If an LLC is sued and I own the LLC, can I be sued as an indiviual?

UPDATED: Sep 16, 2012

Advertiser Disclosure

It’s all about you. We want to help you make the right legal decisions.

We strive to help you make confident insurance and legal decisions. Finding trusted and reliable insurance quotes and legal advice should be easy. This doesn’t influence our content. Our opinions are our own.

UPDATED: Sep 16, 2012Fact Checked

Get Legal Help Today

Compare Quotes From Top Companies and Save

secured lock Secured with SHA-256 Encryption

If an LLC is sued and I own the LLC, can I be sued as an indiviual?

Asked on September 16, 2012 under Business Law, Tennessee


SJZ, Member, New York Bar / FreeAdvice Contributing Attorney

Answered 10 years ago | Contributor

As a general matter, no: the owner (or any member) of an LLC is not liable for the debts or obligations, including those resulting from lawsuits, of the LLC. There are some exceptions, however:

1) If you personally did the wrongful act resulting in the lawsuit, you could be sued for your personal role (for example: you drove the company car that ran someone over; you made defamatory comments about a competitor).

2) If it's liability for a fiduciary tax (e.g. sales tax; certain payroll taxes), as the person at the LLC reponsible (presumably) for paying them, you could be liable.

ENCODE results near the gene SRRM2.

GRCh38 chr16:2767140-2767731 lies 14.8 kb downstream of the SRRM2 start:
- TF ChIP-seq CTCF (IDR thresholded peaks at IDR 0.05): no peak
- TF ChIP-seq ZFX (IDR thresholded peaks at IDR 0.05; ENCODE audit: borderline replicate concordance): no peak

3) If you personally guaranteed any loans or other debts, you could be liable for those to the extent of your guaranty; in this vein, note that the holders of "business" credit cards are generally liable for them.

4) If it is determined that the LLC is basically a fraud, used to defraud creditors, and doesn't really have an independent existence, then sometimes (very rarely), creditors can "pierce the corporate veil" and hold the owner(s) liable.

IMPORTANT NOTICE: The Answer(s) provided above are for general information only. The attorney providing the answer was not serving as the attorney for the person submitting the question or in any attorney-client relationship with such person. Laws may vary from state to state, and sometimes change. Tiny variations in the facts, or a fact not set forth in a question, often can change a legal outcome or an attorney's conclusion. Although AttorneyPages.com has verified the attorney was admitted to practice law in at least one jurisdiction, he or she may not be authorized to practice law in the jurisdiction referred to in the question, nor is he or she necessarily experienced in the area of the law involved. Unlike the information in the Answer(s) above, upon which you should NOT rely, for personal advice you can rely upon we suggest you retain an attorney to represent you.

Get Legal Help Today

Find the right lawyer for your legal issue.

secured lock Secured with SHA-256 Encryption